Man United 'seeking advice' after Romelu Lukaku chant condemned
MANCHESTER -- Manchester United are to seek advice from "relevant bodies" after anti-discrimination group Kick It Out urged the club to ban an "offensive" chant about Romelu Lukaku.
A small number of United fans were filmed singing the song during the 3-0 Champions League win over Basel at Old Trafford last week.
Lyrics in the chant, to the tune of the Stone Roses' "Made of Stone," that reference the size of Lukaku's penis have been branded "discriminatory" by Kick It Out, who have called for United to take action.
"Kick It Out is aware of footage of alleged racist chanting by supporters of Manchester United that emerged on Wednesday evening (13 September)," said a Kick It Out spokesman.
"The lyrics used in the chant are offensive and discriminatory. Racist stereotypes are never acceptable in football or wider society, irrespective of any intention to show support for a player.
"We have contacted Manchester United regarding the issue and will be working closely with them and The FA to ensure that it is addressed swiftly.
"If we receive any reports relating to the discriminatory chant, those will be passed on to the governing body and the perpetrators can expect to face punishment."
In response, United issued their own statement which read: "We are seeking advice from the relevant bodies. Manchester United has a zero tolerance towards all forms of discrimination."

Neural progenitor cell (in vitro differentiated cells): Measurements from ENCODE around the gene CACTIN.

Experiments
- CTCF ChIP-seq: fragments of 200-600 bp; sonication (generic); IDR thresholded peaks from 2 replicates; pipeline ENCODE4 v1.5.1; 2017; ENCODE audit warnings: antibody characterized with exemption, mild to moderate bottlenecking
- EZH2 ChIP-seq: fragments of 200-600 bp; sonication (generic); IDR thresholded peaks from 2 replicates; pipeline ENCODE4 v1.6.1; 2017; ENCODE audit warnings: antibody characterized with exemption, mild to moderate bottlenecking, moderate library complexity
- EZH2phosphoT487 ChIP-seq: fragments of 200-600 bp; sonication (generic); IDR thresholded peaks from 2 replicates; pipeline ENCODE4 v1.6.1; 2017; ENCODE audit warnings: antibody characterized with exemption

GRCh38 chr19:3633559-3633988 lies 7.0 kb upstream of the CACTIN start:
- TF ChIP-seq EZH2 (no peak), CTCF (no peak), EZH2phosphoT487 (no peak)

United also posted a tweet before Wednesday night's Carabao Cup game against Burton Albion reminding the fans of their responsibilities, which read: "We remind fans of our commitment to ensuring Old Trafford remains inclusive for all. Action will be taken against any offensive behaviour."
We remind fans of our commitment to ensuring Old Trafford remains inclusive for all. Action will be taken against any offensive behaviour.— Manchester United (@ManUtd) September 20, 2017
Sources have told ESPN FC Greater Manchester Police have not received any complaints about the incident and are not currently investigating.
United have acted to stop offensive chants in the past.
During the 2000-01 season, a message in the matchday programme urged fans to stop singing a song about Manchester City that referenced the Kursk Submarine disaster.
And in 2009, manager Sir Alex Ferguson wrote an open letter to supporters to condemn a chant about Arsenal boss Arsene Wenger.
Earlier this month, Chelsea issued a statement to urge fans to refrain from singing an anti-Semitic song about striker Alvaro Morata.
Rob is ESPN FC's Manchester United correspondent. Follow him on Twitter @RobDawsonESPN.